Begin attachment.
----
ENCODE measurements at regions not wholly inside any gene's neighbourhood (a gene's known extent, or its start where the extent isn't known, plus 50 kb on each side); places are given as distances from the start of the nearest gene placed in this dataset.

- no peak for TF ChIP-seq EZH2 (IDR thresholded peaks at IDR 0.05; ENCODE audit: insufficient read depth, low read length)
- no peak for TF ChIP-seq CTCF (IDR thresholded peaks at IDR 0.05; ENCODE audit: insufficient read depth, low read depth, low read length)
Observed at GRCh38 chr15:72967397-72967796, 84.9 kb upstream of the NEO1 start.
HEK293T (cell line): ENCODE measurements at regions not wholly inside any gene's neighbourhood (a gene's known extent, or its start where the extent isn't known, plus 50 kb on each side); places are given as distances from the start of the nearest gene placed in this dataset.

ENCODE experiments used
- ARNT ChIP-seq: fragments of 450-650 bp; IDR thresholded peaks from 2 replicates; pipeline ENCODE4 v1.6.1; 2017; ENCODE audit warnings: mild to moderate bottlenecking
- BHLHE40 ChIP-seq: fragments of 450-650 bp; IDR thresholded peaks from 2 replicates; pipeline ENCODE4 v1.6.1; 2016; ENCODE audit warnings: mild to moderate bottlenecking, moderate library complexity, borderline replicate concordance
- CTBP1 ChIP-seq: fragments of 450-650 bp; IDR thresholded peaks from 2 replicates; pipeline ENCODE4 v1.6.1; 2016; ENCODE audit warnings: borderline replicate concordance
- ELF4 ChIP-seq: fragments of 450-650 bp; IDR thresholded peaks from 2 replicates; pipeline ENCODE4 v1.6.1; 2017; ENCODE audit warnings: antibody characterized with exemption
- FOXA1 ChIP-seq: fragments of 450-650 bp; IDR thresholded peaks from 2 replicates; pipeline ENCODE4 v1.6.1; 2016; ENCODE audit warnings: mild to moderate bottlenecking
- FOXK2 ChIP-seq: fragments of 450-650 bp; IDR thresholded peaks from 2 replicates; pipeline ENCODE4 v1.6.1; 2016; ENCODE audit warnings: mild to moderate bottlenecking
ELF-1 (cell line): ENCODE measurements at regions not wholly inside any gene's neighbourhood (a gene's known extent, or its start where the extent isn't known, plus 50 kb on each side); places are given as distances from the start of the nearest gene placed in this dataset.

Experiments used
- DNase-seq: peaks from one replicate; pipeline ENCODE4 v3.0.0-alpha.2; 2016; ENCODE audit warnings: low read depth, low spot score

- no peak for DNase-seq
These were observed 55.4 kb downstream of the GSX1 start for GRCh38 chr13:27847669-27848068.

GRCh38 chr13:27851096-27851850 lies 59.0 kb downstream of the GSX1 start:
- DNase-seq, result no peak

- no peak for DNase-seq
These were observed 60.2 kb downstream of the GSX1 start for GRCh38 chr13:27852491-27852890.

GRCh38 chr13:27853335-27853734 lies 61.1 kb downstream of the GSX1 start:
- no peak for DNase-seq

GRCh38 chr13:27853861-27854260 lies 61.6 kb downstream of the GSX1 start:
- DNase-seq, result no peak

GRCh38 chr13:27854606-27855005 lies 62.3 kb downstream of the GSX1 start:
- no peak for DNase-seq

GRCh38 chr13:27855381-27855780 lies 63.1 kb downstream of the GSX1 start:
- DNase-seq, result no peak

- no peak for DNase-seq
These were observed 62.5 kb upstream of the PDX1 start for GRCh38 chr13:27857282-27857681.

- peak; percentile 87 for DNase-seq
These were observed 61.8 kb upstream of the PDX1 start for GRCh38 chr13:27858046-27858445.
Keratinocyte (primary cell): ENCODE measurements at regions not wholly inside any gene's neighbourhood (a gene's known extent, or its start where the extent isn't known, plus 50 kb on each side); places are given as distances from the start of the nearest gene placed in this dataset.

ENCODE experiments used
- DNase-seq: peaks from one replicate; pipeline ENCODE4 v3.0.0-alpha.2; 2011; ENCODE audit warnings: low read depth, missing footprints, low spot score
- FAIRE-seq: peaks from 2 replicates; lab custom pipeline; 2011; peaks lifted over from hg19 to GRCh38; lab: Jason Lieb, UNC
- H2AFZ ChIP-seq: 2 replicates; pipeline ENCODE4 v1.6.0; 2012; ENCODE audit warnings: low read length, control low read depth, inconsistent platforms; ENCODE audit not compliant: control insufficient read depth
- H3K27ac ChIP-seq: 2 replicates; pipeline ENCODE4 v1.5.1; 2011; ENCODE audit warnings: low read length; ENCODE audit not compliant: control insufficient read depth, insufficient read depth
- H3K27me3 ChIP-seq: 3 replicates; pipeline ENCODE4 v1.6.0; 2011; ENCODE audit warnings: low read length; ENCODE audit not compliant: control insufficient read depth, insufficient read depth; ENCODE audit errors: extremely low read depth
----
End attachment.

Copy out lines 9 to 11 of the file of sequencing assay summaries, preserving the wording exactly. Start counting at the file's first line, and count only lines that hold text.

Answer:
- CTBP1 ChIP-seq: fragments of 450-650 bp; IDR thresholded peaks from 2 replicates; pipeline ENCODE4 v1.6.1; 2016; ENCODE audit warnings: borderline replicate concordance
- ELF4 ChIP-seq: fragments of 450-650 bp; IDR thresholded peaks from 2 replicates; pipeline ENCODE4 v1.6.1; 2017; ENCODE audit warnings: antibody characterized with exemption
- FOXA1 ChIP-seq: fragments of 450-650 bp; IDR thresholded peaks from 2 replicates; pipeline ENCODE4 v1.6.1; 2016; ENCODE audit warnings: mild to moderate bottlenecking